Project underway to boost outdoor education delivery in Gaelic
A project is now underway to boost the delivery of outdoor activity training through the Gaelic language. Based at Glenmore Lodge, the national outdoor activity training centre, the Spòrs Gàidhlig project will eventually see four people trained to deliver a wide range of outdoor activities to Gaelic speaking young people and other groups.
The first 12-month project, which will run until September 2018, has already seen three people employed by Spòrs Gàidhlig, who are now based at Glenmore Lodge: a project co-ordinator; and two ‘Gaelic language trainee instructors’.
The £300,000 project, under the banner of ‘Spòrs Gàidhlig’ (see notes to editors), has been developed by Comunn na Gàidhlig (CnaG) – one of Scotland’s longest-established Gaelic development organisations, and is being taken forward thanks to a strong funding and strategic partnership including the LEADER programme in the Cairngorm National Park (£90k), Comunn na Gàidhlig’s own investment (£54k), Highlands and Islands Enterprise (£40k), the Scottish Government (£30k), Bòrd na Gàidhlig (£30k), and the AMW Charitable Trust (£2k) (See notes to editors for further breakdown)
As part of the effort so develop the Gaelic language in Scotland, and grow the numbers of Gaelic speakers, a strong strategic focus is being placed on the development of Gaelic Medium Education (GME) which sees pupils learning a range of core subjects through Gaelic. Growing numbers of pupils in GME, coupled with increasing emphasis on the further benefits of outdoor learning, form the background to the Spòrs Gàidhlig project. Until now opportunities for GME pupils to undertake exciting and challenging outdoor and adventurous activities through the Gaelic language have been extremely limited.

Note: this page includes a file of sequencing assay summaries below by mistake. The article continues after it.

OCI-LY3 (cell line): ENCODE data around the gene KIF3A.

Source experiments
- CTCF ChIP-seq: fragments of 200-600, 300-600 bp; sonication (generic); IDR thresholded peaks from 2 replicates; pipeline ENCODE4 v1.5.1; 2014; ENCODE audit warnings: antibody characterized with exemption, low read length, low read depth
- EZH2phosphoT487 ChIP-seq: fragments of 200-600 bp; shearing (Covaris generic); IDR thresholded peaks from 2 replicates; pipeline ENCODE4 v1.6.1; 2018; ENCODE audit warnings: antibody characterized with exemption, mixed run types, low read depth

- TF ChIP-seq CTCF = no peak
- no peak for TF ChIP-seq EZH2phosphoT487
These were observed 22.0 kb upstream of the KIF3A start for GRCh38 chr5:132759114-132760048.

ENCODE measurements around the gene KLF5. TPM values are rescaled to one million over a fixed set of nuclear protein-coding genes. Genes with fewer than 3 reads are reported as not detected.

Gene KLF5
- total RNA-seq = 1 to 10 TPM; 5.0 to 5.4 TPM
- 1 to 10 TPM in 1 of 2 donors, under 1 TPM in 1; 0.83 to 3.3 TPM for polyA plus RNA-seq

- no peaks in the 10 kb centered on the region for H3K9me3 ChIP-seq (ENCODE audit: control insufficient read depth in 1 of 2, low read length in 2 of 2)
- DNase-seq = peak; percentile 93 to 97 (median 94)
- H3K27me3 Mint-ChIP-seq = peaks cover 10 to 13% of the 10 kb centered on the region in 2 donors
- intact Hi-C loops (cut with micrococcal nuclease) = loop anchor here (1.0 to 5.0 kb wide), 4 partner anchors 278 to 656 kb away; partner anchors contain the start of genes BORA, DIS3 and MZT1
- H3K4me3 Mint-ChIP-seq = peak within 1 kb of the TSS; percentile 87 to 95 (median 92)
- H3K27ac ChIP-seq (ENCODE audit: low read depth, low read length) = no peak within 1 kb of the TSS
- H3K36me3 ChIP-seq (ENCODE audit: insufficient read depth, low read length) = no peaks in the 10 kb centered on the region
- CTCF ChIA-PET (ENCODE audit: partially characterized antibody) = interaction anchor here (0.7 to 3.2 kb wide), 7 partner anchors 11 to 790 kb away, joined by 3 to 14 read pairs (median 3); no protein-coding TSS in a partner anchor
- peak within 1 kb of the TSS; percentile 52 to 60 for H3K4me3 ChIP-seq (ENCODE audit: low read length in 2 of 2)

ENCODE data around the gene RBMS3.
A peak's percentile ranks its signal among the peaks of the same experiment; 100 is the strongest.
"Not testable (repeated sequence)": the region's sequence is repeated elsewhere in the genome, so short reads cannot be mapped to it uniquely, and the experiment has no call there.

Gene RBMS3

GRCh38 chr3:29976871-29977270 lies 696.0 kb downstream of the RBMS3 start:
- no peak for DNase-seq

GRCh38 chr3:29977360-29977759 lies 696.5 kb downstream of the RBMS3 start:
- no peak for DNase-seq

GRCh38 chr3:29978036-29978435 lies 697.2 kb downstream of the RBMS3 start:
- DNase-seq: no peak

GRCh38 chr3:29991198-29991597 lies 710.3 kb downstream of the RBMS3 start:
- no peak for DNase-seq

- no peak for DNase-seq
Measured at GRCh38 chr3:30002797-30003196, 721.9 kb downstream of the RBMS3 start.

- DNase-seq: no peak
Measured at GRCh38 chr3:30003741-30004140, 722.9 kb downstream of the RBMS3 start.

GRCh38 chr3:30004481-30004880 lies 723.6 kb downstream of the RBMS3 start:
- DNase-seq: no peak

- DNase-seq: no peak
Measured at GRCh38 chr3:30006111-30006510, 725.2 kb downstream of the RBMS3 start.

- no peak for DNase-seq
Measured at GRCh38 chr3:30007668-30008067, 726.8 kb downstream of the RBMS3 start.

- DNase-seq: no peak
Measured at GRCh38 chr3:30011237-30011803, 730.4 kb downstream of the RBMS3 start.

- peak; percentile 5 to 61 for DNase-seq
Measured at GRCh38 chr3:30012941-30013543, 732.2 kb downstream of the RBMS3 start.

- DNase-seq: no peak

Now, as the new trainee instructors gain their outdoor qualifications over the next 12 months, they will be able to provide activity sessions to Gaelic speakers and others, in a range of activities including: hill-walking, gorge-walking, canoeing and rafting, mountain biking, and bushcraft.
Not only will this be enjoyable and challenging for the participants, but it will help the development of their language skills and vocabulary. Outdoor learning is now increasingly recognised as a key means of developing young people, addressing health and wellbeing targets as well as academic achievement.
The project is being managed by Donald Morris, and the new trainee instructors are Calum MacLean and Euan Mackenzie. Calum, from Inverness, has worked with the BBC as a Gaelic news journalist, and has recently presented a series of short programmes on wild swimming at various locations in Scotland. Euan, from Dingwall, has a background in environmental science, and was also an international youth camp leader in Madagascar.
The second year of the project will see a further two trainee instructors employed. Depending on demand, Spòrs Gàidhlig hopes to be able to employ one or two of these instructors on a full-time basis once the initial two years of the project are completed.